For our meal, we had the steamed chicken dumplings, beef braciola stuffed with chorizo and gouda, and egg rolls. The dumplings arrived in a bamboo steaming basket with a couple of dipping sauces (soy and spicy mustard.) The filling was made of chicken, cilantro, scallions, and ginger. The best thing about the dumplings is the simplicity. Many other dumplings seem to have lots of mystery ingredients squished together to make a filling, but with these, you can really pick out each flavor, and they come together well.
The beef braciola arrived looking sort of like meatballs in a pool of tomato sauce and oil, but upon closer inspection, we found that it was made of slices of beef wrapped around the stuffing, which was made of chorizo, smoked gouda, wild onion, and roasted garlic. I'm not really into gouda, but I tried some and was pleasantly surprised. The chorizo added a nice hint of spice, and the tomato sauce (actually tomato coulis, according to the menu) had a good rustic taste.
Our third dish was fried Vietnamese chicken egg rolls, which were served with a thick sweet and sour sauce that seemed to have a hint of BBQ flavor. This dish was my favorite of the tapas that we ordered. The egg rolls were delightfully crispy, and the dipping sauce was excellent. Plus, they were pretty thin compared to the egg rolls you might get at a typical Chinese restaurant, so the roll stays together better when you bite into it.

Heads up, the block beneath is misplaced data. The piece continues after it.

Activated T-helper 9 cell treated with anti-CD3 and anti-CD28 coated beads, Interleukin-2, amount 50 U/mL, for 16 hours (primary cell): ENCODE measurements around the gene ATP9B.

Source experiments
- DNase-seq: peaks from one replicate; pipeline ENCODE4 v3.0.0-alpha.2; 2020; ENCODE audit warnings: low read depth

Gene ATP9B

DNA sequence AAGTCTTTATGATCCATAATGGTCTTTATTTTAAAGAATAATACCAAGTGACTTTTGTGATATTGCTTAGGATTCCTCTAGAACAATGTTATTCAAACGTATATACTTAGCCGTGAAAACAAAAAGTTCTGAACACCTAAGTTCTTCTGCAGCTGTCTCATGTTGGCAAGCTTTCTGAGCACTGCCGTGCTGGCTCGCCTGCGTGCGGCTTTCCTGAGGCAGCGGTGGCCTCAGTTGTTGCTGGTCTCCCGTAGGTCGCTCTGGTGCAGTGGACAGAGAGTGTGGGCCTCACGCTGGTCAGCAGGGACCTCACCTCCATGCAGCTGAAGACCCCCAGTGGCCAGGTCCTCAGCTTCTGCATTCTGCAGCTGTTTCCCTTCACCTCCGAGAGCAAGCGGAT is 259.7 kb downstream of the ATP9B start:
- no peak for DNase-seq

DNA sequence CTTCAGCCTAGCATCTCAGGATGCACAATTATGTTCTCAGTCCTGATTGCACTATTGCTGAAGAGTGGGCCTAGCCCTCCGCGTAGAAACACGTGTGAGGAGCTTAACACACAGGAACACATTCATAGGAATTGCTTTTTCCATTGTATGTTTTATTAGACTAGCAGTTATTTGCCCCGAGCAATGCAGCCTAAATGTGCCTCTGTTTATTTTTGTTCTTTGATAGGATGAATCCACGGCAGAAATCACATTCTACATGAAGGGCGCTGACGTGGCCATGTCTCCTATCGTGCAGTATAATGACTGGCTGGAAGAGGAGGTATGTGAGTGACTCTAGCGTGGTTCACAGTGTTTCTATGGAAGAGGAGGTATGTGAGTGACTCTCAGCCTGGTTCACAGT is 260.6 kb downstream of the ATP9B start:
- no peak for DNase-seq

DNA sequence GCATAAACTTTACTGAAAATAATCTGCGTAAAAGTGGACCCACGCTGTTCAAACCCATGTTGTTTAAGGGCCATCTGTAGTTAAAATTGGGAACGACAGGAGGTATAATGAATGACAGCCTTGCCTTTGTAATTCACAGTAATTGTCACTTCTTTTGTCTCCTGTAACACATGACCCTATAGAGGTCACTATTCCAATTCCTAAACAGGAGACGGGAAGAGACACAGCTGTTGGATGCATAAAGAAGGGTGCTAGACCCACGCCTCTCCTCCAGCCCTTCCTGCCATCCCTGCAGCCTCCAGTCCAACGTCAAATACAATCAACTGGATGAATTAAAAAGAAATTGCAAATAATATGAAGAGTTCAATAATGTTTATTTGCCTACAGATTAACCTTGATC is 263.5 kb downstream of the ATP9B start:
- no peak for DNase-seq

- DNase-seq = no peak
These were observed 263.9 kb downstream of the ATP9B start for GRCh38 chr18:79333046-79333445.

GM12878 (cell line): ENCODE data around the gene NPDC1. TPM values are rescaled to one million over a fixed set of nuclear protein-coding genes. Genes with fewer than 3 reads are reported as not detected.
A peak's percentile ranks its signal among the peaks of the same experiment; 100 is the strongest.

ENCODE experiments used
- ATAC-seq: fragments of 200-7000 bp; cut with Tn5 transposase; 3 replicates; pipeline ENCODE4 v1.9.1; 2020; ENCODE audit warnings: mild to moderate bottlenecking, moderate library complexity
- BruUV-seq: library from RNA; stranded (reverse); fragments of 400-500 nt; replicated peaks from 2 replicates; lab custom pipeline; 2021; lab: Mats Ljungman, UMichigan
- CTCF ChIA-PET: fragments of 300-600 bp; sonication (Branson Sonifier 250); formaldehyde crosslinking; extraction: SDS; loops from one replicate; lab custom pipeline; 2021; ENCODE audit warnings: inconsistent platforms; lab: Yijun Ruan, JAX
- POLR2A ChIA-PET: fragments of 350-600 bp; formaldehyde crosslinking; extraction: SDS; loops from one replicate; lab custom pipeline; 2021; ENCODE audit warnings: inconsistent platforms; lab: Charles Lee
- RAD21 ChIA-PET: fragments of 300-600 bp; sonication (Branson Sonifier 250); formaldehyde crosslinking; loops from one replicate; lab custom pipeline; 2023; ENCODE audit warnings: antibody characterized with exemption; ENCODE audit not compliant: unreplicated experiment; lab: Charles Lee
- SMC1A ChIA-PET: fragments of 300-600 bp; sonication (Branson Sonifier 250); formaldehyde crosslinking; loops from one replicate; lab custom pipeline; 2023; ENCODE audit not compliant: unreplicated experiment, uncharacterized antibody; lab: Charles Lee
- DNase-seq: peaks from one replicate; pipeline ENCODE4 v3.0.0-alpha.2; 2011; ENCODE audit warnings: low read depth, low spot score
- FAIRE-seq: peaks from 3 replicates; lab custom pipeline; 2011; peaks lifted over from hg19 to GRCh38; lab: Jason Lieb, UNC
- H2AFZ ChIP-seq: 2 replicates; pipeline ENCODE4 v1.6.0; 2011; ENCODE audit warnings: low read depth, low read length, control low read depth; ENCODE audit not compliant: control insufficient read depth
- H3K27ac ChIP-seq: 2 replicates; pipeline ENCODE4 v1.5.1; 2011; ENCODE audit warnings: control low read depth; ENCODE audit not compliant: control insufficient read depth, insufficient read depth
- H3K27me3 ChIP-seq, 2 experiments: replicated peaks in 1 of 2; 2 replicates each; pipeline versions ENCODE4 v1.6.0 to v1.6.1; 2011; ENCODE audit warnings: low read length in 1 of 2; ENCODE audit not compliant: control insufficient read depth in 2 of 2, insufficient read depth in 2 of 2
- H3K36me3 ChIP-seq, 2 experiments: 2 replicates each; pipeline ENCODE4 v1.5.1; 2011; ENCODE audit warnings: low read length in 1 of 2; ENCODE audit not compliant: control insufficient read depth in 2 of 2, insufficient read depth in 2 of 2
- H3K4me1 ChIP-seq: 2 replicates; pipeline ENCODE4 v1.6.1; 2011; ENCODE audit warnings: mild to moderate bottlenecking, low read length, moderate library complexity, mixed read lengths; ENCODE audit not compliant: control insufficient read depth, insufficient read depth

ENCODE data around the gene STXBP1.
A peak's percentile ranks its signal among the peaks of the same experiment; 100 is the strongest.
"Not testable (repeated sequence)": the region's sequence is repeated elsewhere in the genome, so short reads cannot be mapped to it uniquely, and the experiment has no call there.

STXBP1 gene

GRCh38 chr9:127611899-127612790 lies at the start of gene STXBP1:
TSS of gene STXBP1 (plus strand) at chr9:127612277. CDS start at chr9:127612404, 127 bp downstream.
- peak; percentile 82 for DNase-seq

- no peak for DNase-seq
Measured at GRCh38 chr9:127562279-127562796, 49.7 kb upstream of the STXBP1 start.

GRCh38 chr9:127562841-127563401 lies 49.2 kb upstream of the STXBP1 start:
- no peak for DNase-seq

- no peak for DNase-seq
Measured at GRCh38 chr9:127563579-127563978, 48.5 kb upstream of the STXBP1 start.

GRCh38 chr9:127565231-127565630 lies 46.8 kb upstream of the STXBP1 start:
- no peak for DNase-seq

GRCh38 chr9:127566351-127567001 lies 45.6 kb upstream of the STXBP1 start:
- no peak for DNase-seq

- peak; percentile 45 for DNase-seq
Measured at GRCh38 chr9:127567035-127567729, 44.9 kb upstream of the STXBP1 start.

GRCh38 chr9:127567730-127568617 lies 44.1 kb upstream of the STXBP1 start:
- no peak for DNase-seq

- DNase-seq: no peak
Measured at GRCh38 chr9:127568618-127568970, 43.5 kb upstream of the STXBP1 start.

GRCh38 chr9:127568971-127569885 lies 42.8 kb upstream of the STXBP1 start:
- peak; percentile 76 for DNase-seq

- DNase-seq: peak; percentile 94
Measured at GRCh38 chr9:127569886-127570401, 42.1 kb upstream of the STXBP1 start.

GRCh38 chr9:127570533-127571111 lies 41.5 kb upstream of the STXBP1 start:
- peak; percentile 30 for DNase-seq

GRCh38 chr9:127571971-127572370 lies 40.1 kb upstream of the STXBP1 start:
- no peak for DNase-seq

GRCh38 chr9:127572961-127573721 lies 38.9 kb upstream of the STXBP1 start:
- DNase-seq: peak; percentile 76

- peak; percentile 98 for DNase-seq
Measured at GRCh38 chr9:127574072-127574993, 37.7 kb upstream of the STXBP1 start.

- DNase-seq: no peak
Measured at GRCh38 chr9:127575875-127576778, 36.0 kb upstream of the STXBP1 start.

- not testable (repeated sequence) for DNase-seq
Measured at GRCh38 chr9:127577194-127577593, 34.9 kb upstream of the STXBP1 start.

As the plates were emptied, so was my mojito glass. Just about everything on the lengthy martini list was tempting. I ended up settling on the 177 Martini for my second drink: vodka, raspberry liqueur, grenadine, and sour mix. It was very good, I think. I guess I don't remember much about it, because it went right to my head after a sip or two.
For dessert, we ordered a raspberry kiwi crepe and the house special, banana xangas. The crepe, which was exploding with whipped cream and raspberry coulis, disappeared into my boyfriend's stomach before I could try more than a bite or two. The little bit that I was able to try was pretty delicious.
Banana xangas is amazing. I would go to Tapas 177 just for this. It basically consists of a mix of bananas and cinnamon in a fried dough shell, served with ice cream, whipped cream, and caramel.
The bill came to about $70 before tip for the three drinks, three tapas, and two desserts. This was plenty of food for two reasonably hungry people. In general, if you're skipping entrees and getting a few drinks, you should be fine with enough tapas to allow for 1.5 or 2 dishes per person. I left comfortably full (and comfortably tipsy.)
Food can also be ordered at the bar, and free salsa lessons are offered on Thursday nights around 9:30pm. There's live music on Saturdays around 11pm, and there are wine tastings on the first Tuesday of each month at 6pm. Check out the website for more info about events.
Location: 177 Saint Paul St.